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UPDATE: *....Should I return to my wife who has accused me of abusing our child?*

(7 Posts)
DadsnotBad Tue 02-Dec-14 21:17:47

UPDATE: ....Should I return to my wife who has accused me of abusing our child?

To remind you, we share more or less 50/50 custody of the children and my wife had a breakdown after we separated in October last year. We separated as she accused me of abusing our 7 year old daughter over many years etc, which in essence has come from the damage done due to her own sexual abuse as a child.

My (ex)Wife is being rather cold at the moment and very offish. She is very up and down with mood swings! In a way I'm fine with this as I am trying to distance my self so that she gains her own independence. But where as I try my very best to be friendly and chatty, she's very much more cold, blunt and non communicative.

We are supposed to be attending 'family therapy' (part of her rehabilitation) together next Monday (usually every 5 weeks or so) and then in a few weeks time spending Christmas Day together for the sake of our 7 & 9 year old, as neither of us has partners and our families are not around this year. We also need to plan the care of the children over the two week holiday, along the lines of 2 or 3 days with each of us alternatively. She says she can't consider this right now, though from past experience, the later we leave it the more stressful it becomes.

Our children spent the majority of Christmas Day, Christmas Dinner etc with my wife last year and their Grandparents and this year, well, its my turn to have them for dinner. I shipped myself off to a friends for dinner last year and whilst the company was fabulous, I felt like sh*t. We literally live 1 mile from each other in the same village. Because she is still recovering from her 'breakdown' but is now doing reasonably well (treated bi-polar) and has recently started back at work, I don't have the heart to demand they wake in my house to receive Father Christmas (I really want them to) and although I will be having them for Christmas dinner, it's been suggested that the majority of this is done in our marital home where my wife still lives, and we all have Christmas Day together. I have said my Ex is very welcome to have dinner with us etc - I still have huge guilt over her missing the kids, mostly because she attempted suicide / self harmed after we separated last year, for the sole reason of not seeing the children full time.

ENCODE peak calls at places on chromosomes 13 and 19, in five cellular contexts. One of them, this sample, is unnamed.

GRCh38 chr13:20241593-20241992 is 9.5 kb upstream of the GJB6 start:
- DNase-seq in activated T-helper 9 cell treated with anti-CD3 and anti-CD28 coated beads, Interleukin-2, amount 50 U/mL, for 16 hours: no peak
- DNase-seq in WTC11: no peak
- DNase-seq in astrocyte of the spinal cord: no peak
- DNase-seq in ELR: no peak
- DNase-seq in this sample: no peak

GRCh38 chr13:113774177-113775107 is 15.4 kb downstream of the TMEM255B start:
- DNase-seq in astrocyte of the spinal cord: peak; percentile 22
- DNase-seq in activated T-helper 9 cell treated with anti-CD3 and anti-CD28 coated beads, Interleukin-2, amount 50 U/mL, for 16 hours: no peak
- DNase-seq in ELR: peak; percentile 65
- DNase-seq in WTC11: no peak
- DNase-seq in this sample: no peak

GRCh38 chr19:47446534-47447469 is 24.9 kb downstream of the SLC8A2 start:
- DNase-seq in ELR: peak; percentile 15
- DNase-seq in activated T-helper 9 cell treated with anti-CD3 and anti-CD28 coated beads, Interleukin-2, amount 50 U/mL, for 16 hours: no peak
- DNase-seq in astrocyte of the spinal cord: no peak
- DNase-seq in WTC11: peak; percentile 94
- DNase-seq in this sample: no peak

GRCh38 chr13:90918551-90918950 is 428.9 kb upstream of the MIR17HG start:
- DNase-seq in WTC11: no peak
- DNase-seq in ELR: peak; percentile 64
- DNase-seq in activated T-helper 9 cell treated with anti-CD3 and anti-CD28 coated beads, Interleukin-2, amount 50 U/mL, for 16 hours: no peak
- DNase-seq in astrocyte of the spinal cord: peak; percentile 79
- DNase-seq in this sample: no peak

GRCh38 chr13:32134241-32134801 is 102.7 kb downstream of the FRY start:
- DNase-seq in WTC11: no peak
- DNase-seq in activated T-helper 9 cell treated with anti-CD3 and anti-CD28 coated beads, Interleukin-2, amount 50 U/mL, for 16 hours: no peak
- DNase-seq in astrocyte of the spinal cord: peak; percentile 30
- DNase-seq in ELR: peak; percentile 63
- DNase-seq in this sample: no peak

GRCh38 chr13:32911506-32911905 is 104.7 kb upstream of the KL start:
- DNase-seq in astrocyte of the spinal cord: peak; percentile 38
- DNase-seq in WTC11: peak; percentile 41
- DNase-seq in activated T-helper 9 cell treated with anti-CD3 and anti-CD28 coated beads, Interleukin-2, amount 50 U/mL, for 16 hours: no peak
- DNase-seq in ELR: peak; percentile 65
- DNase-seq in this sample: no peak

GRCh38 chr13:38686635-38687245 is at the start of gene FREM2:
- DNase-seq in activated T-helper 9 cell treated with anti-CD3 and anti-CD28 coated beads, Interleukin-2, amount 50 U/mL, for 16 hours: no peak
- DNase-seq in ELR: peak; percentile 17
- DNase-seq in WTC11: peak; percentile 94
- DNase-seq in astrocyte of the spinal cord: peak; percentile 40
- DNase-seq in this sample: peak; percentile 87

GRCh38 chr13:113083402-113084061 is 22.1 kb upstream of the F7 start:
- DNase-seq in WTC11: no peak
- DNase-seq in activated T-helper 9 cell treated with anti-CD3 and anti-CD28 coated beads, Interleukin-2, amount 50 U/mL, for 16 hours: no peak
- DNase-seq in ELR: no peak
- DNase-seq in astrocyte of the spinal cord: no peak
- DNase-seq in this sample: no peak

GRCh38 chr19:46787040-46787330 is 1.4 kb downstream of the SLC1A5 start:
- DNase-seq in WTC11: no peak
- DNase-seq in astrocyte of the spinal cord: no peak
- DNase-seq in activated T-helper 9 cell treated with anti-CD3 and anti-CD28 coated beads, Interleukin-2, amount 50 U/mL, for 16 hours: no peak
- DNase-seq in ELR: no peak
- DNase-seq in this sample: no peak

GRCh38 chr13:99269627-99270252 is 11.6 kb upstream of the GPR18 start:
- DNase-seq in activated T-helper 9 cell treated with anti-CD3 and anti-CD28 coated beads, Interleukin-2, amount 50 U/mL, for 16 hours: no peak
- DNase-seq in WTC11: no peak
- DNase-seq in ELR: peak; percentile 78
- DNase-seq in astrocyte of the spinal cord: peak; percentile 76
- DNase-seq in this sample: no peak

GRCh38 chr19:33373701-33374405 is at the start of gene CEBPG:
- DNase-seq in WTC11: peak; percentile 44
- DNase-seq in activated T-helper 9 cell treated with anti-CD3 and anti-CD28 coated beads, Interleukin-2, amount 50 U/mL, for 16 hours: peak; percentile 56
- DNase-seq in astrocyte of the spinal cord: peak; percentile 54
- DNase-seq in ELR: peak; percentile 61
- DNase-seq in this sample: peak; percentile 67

My issue is, firstly, should I still be doing 'Family Therapy' one year later (we are now starting to talk about our marital relationship as opposed to my wifes health) - I really don't want to provide false hope that we will get back together, I now know we will not. Secondly, as she is being so cold, rude and offish with me, how on earth can we spend Christmas Day together and how can it come across as natural in front of the children - will it just be a warped false smile al day for the children. Am I giving her and the children false hope by doing this?

Please help - I am puling my hair out trying to come up with an answer that appeases everyone and most of all our children. Thank you.

cestlavielife Tue 02-Dec-14 21:30:52

Use the family therapy session s to discuss the practical issues of Christmas. The therapist knows both off you now and can help you draw up a plan together.

cestlavielife Tue 02-Dec-14 21:33:21

Ps she didn't harm herself because u separated. She did this because she was mentally ill. Don't feel guilty. It wasn't your fault.

SavoyCabbage Tue 02-Dec-14 21:38:18

Yes, talk about the christmas arrangements with the therapist. To me, it seems reasonable for you to 'host' christmas dinner at yours and invite her to it. perhaps you can go over first thing to see them open the presents as it's your turn so to speak.

It's a pity you can't invite another family member too, to act as a buffer!

ThirdPoliceman Tue 02-Dec-14 21:49:39

This is difficult.
What would the children prefer?
Could you eat Christmas lunch in the family home and perhaps take them back to yours to play a board game that Santa left for you?
Would her illness allow her to consider your position?
You seem to be walking a line between her wishes and your own and children are so sensitive to mood and tone.
Are you living in Ireland still?

crje Wed 03-Dec-14 08:22:47

It's your turn so have them with you.
She is welcome to join ye.
You are very considerate but it's time to stop walking on eggshells.
Start now as you mean to go on.

Also separate therapy should be looked into imo

Quitelikely Wed 03-Dec-14 09:14:04

The thing is I think you have more than done your bit.

A year is a long time and you need to start branching out on your own. Because your wife can be up or down I would have the custody agreement with the children set in stone.

You can't play happy families with her if she only plays when she wants to.

What's best for the children is clear, consistent contact arrangements.

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